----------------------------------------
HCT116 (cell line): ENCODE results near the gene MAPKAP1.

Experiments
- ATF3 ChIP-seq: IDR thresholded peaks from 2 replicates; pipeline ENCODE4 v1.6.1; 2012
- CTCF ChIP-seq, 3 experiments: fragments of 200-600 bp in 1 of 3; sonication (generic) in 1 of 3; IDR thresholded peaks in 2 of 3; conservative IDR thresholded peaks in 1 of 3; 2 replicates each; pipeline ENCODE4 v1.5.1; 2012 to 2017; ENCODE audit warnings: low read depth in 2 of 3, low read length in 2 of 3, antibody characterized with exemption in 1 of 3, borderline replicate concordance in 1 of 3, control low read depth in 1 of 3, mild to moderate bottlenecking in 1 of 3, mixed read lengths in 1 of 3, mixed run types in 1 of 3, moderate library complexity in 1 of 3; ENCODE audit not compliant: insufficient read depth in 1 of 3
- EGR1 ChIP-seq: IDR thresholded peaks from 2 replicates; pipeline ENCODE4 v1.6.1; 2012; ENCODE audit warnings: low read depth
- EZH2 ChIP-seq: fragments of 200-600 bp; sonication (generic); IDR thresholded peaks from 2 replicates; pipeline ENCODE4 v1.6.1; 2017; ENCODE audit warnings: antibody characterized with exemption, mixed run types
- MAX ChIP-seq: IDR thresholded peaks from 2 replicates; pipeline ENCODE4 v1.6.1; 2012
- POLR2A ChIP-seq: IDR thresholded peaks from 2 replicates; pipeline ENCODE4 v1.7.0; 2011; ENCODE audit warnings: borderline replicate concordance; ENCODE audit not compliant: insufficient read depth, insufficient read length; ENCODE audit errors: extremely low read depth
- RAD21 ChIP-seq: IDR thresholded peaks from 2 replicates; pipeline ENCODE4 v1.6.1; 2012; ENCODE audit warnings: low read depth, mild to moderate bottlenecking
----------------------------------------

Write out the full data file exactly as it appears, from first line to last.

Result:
HCT116 (cell line): ENCODE results near the gene MAPKAP1.

Experiments
- ATF3 ChIP-seq: IDR thresholded peaks from 2 replicates; pipeline ENCODE4 v1.6.1; 2012
- CTCF ChIP-seq, 3 experiments: fragments of 200-600 bp in 1 of 3; sonication (generic) in 1 of 3; IDR thresholded peaks in 2 of 3; conservative IDR thresholded peaks in 1 of 3; 2 replicates each; pipeline ENCODE4 v1.5.1; 2012 to 2017; ENCODE audit warnings: low read depth in 2 of 3, low read length in 2 of 3, antibody characterized with exemption in 1 of 3, borderline replicate concordance in 1 of 3, control low read depth in 1 of 3, mild to moderate bottlenecking in 1 of 3, mixed read lengths in 1 of 3, mixed run types in 1 of 3, moderate library complexity in 1 of 3; ENCODE audit not compliant: insufficient read depth in 1 of 3
- EGR1 ChIP-seq: IDR thresholded peaks from 2 replicates; pipeline ENCODE4 v1.6.1; 2012; ENCODE audit warnings: low read depth
- EZH2 ChIP-seq: fragments of 200-600 bp; sonication (generic); IDR thresholded peaks from 2 replicates; pipeline ENCODE4 v1.6.1; 2017; ENCODE audit warnings: antibody characterized with exemption, mixed run types
- MAX ChIP-seq: IDR thresholded peaks from 2 replicates; pipeline ENCODE4 v1.6.1; 2012
- POLR2A ChIP-seq: IDR thresholded peaks from 2 replicates; pipeline ENCODE4 v1.7.0; 2011; ENCODE audit warnings: borderline replicate concordance; ENCODE audit not compliant: insufficient read depth, insufficient read length; ENCODE audit errors: extremely low read depth
- RAD21 ChIP-seq: IDR thresholded peaks from 2 replicates; pipeline ENCODE4 v1.6.1; 2012; ENCODE audit warnings: low read depth, mild to moderate bottlenecking